On 11th October 2022, Uganda Youth and Adolescent Health Forum (UYAHF) kicked off a weekly community dialogue on HIV/STI/GBV/SRHR services in the northern division of Mbale city.

The dialogues, which were supported by UGANET with funding from the Global Fund, aim to strengthen the capacity of community structures to advocate for SRHR, HIV, STI, and GBV service delivery among young people and are being implemented in the areas of Nkoma, Busajabwankuba, Gangama, Namakwekwe, and Mission, among others.

Namonyo Franco, the in charge of the UYAHF Adolescent Health Clinic and the project lead, noted that the dialogues involve moving to different communities and holding sessions with young people with a focus on HIV prevention, STIs, GBV, knowledge sharing on condom use and practical sessions on its usage, SGBV screening, and referral, among others.

“We work in the suburbs of Mbale city, with the help of several area health workers and village health teams, to meet with young people and teach them the key aspects of SRHR, train them to be changemakers, and pass on the information and knowledge to their peers,” Franco explained.

Kairanya Edith, a peer facilitator, explained that many of the young people are knowledgeable about condoms, especially male condoms, but are shy to talk about them on top of being unfamiliar with how to use them.

“During the meetings, we hold practical sessions on things like condom use, among others, but we noticed that most young people, especially the girls, feel shy to even hold condoms.” “They are also not aware of the female condoms,” she noted.

According to Edith, the shyness driven by stigma in the community greatly puts the lives of adolescents at great risk of HIV, STDs, and STIs.

Nabifo Esther, a young mother, shared that people are often referred to as prostitutes when they are seen holding a condom, and a man or boyfriend can beat them up if by any chance, they find them with one.

Sharing experiences on gender-based violence, Nandudu Prima explained that in the community they take a beating by a man as normal, and many women are not bothered about reporting it.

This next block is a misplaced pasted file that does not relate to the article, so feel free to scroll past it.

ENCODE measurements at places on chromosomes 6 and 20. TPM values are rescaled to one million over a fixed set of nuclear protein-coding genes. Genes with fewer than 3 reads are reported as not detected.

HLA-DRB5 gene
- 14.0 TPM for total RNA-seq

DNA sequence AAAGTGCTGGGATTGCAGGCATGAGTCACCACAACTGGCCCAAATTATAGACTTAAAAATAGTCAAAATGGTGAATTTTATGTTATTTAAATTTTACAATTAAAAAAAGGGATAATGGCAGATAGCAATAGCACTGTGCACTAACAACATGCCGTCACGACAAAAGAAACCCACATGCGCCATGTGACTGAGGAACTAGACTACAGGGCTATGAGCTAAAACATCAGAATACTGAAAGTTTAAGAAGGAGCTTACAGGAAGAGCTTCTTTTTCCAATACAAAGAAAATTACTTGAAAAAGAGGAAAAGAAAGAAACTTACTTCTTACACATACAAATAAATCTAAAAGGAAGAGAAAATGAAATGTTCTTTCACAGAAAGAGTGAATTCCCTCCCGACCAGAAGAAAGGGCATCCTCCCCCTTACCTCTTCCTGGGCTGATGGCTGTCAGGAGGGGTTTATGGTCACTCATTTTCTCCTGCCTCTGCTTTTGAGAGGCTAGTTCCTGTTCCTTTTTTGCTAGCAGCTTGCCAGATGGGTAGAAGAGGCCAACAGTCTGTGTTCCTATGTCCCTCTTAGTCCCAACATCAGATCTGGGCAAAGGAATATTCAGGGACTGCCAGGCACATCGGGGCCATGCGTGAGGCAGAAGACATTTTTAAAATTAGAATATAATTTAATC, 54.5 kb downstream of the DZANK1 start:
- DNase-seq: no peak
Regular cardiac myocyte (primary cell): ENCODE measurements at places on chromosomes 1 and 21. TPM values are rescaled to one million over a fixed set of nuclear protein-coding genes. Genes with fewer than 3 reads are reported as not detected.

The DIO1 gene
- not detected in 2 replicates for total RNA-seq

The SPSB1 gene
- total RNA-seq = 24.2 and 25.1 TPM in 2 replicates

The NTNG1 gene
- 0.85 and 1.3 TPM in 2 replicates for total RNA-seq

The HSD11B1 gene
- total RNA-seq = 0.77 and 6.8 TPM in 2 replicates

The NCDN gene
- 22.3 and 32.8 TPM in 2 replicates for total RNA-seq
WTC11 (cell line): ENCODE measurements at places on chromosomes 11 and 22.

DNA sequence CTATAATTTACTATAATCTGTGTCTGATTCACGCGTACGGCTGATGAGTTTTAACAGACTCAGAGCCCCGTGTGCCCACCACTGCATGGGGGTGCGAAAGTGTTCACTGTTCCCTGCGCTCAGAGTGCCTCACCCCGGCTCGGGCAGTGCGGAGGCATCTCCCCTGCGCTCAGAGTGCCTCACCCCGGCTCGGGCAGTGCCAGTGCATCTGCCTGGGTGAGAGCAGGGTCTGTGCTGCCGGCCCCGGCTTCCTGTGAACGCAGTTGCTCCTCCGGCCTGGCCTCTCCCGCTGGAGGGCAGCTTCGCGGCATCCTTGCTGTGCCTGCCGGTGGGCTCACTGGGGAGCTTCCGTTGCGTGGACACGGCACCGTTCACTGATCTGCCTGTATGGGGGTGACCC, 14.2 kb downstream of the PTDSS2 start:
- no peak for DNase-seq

“In many occasions when you try to intercept a fight or quarrel, the women will tell you it is their issue with the husband and you are less concerned” Nandudu added.

It was also noted that young people are commonly infected with STIs and UTIs because of peer pressure and believe that sex without a condom is more enjoyable and fun.

“Most of our boyfriends say they cannot use condoms and when as a girl you tell them you cannot have sex with them, they force themselves on you and at the end tell you that sex is not sweet with a condom” Abigail, a student explained during a dialogue in Nkoma.

She acknowledged that the training has changed her perception on condoms and enlightened her on the risk girls put themselves through when they have unprotected sex. Abigail says she is going to share the knowledge with her peers at school and in her community so that girls learn to say no to sex without protection to prevent the risks of HIV and other infections.

Following the series of sessions in several suburbs, over 169 participants were screened for GBV, with 89% reported in Namakwekwe, 79 took on family planning methods with 72 given (oral quick), 15 and 6 boxes of male and female condoms distributed respectively among others.